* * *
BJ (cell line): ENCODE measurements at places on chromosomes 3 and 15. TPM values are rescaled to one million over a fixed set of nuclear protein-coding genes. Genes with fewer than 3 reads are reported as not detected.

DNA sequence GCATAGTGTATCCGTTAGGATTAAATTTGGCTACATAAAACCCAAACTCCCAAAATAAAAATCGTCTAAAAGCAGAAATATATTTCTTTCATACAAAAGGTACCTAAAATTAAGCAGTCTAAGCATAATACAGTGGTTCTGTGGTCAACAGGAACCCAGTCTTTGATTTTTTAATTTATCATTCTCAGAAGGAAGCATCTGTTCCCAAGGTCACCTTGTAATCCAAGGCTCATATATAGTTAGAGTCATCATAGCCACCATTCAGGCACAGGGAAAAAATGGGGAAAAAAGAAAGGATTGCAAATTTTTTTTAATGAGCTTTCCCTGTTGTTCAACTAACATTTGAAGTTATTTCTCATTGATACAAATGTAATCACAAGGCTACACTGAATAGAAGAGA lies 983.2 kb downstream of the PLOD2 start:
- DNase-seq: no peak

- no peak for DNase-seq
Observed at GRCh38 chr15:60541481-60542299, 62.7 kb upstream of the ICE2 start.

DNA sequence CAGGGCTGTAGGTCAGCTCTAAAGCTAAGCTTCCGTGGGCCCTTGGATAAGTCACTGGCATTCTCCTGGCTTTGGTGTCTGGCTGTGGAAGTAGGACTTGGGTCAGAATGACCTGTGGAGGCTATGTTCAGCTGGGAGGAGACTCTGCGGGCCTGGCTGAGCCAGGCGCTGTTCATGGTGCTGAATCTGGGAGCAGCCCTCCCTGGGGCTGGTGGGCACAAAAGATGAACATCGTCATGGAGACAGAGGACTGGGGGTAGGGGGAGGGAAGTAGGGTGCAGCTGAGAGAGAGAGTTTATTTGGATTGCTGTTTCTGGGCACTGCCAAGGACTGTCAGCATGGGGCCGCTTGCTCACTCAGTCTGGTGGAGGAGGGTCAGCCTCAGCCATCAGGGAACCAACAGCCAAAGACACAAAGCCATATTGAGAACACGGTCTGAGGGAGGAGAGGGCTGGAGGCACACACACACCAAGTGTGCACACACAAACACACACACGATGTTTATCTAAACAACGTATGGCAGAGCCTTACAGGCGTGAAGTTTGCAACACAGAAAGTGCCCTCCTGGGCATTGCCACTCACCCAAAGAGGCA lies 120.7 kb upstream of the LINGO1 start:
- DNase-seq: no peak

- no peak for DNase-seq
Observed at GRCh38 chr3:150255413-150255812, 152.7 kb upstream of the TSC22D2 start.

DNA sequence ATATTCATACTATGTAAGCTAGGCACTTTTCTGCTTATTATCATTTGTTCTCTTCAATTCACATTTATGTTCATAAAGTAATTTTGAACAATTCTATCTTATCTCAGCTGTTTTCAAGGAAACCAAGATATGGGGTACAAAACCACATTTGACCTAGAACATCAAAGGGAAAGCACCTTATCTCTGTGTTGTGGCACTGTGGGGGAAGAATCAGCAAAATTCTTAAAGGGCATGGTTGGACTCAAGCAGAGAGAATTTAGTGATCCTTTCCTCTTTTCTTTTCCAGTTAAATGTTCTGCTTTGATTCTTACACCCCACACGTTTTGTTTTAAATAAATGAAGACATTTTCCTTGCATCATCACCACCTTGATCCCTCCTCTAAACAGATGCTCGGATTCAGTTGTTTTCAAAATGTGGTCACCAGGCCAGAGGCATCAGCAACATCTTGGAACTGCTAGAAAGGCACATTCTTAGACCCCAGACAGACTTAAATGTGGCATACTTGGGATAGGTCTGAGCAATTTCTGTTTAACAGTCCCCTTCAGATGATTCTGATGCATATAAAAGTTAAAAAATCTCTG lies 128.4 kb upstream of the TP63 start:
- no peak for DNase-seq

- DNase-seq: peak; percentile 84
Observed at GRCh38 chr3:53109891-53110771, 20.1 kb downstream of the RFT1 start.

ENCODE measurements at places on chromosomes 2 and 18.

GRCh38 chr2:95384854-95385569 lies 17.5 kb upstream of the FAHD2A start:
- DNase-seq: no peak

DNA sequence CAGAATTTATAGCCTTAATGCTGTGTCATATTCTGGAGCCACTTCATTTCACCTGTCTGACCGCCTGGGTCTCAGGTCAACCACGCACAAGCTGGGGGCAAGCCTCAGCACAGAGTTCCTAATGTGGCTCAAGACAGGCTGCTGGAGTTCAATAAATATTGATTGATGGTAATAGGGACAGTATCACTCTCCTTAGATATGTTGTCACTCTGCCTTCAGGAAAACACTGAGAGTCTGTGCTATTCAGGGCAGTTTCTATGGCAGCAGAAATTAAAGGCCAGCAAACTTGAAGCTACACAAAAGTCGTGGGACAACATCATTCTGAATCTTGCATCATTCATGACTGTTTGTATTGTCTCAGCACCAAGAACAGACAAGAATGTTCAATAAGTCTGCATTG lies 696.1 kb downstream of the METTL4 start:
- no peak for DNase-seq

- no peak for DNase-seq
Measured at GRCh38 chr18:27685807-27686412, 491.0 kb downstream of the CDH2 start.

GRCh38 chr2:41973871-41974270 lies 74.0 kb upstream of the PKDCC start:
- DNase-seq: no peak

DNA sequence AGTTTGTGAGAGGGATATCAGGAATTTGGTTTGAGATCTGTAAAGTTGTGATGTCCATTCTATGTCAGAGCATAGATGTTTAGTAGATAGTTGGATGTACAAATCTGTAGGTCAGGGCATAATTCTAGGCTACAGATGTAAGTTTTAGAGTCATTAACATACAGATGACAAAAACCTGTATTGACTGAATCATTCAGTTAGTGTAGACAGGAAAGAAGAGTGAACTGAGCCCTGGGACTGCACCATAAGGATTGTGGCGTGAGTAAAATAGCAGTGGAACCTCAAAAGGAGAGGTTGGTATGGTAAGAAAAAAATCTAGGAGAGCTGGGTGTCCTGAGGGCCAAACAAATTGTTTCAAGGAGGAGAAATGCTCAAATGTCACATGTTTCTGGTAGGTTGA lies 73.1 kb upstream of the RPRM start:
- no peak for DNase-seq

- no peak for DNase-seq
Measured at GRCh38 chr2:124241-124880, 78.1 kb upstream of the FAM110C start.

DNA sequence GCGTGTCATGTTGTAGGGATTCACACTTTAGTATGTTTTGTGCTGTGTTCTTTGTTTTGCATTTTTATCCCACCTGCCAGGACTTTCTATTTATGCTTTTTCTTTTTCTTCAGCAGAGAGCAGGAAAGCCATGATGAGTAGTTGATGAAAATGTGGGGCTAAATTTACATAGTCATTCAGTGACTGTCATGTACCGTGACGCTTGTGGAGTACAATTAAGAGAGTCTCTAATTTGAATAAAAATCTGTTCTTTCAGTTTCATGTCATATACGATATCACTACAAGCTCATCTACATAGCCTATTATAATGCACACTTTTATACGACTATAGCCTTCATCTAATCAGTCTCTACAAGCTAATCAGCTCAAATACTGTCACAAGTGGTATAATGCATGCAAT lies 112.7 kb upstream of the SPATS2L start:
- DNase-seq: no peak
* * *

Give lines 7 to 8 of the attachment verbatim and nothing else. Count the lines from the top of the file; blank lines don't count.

- DNase-seq: no peak

- no peak for DNase-seq